March 27, 2023

The Reserve Bank of India took the first significant step towards moving banks on the Ind-AS accounting standards on Friday after it indicated that it would soon release a discussion paper on expected loss based loan loss provisioning by banks.

“As a further step towards converging with globally accepted prudential norms, it is proposed to adopt expected loss approach for loss allowances required to be maintained by banks in respect of their exposures,” RBI governor Shaktikanta Das said. “As a first step, a discussion paper on the various aspects of the transition will be issued shortly.”

The central bank has in the past conducted an impact assessment on the implementation of Ind-AS, India’s version of International Financial Reporting Standard (IFRS). In March 2019, the RBI had announced deferral of IndAS till further notice. Non-bank financing companies already follow this model.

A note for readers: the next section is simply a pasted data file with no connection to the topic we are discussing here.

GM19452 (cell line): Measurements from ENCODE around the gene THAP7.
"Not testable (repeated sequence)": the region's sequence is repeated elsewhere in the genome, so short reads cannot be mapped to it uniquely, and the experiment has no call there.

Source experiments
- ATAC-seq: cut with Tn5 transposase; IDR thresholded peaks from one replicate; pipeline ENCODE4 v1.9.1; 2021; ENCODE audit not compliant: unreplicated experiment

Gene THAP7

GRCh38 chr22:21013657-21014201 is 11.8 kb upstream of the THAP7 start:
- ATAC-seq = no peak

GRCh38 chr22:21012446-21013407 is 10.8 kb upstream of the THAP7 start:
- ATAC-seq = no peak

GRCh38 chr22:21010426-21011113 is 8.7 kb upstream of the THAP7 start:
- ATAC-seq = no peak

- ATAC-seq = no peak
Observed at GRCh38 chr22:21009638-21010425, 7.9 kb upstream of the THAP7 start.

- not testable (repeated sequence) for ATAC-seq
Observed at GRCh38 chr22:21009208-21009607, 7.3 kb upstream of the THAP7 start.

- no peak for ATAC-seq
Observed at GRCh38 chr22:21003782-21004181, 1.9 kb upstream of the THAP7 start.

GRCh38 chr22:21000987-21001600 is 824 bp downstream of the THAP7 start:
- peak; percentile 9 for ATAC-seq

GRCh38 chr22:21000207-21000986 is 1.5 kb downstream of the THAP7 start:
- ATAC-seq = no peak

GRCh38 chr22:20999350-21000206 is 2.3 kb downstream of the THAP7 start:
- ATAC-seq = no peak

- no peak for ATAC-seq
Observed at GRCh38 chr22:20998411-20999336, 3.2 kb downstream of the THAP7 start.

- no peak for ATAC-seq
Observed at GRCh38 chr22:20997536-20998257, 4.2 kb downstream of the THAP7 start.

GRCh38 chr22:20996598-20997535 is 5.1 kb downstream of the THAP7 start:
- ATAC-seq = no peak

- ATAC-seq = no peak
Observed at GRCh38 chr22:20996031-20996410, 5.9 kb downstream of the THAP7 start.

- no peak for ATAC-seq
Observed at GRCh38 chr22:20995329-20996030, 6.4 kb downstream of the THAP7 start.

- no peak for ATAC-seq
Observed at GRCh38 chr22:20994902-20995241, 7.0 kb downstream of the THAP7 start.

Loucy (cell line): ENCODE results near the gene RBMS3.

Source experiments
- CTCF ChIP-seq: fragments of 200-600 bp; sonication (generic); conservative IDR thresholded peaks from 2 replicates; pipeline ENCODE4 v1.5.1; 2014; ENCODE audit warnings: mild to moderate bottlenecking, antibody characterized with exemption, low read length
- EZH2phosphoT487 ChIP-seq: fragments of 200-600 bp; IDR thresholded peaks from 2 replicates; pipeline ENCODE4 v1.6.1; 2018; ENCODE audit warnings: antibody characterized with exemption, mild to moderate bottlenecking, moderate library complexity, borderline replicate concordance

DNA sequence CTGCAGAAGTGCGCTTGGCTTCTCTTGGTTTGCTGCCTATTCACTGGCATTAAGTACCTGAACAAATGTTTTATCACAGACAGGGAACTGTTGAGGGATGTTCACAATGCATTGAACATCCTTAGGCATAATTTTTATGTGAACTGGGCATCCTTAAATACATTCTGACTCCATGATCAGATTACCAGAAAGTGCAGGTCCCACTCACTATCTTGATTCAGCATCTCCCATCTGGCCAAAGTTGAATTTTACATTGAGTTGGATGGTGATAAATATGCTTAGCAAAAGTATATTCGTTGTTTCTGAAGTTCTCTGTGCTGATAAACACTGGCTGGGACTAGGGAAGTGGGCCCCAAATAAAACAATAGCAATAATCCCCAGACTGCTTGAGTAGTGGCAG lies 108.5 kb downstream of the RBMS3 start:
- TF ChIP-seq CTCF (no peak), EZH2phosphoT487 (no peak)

The IFRS 9 moves away from the incurred credit loss model to expected credit loss model and which would mean that the timing of recognition of loss could be preponed. Due to this the provisioning have to be increased and could in turn impact the capital adequacy ratio.

Experts point out that as banks have strengthened their capital position in the last two years, this is an opportune time to implement these rules.

“We see that the central bank gradually bringing in a roadmap of transitioning towards Ind-AS, and this is a very good time because their is a lot of headroom as banks have strong balance sheets,” said Anil Gupta, Sector Head – Financial Sector Ratings, ICRA Ratings. “Even if there is a capital hit due to this banks will be able to recover in a much better manner.”

The incur credit loss model used by banks presently is based on the guidelines by the RBI where it takes into account by how many days the loan is delayed before classifying it as a stressed asset.

On the other hand banks would be expected to factor in economic cycles, whether there is a potential bubble forming and then factor in while arriving at the health of a loan under the expected credit loss model.

This would mean that banks would have to calculate probability of a loan getting bad, before there are any indications of it going bad.

If this model is followed it would lead to banks having to provision for these stressed loans much in advance and would impact the timing of recognition.

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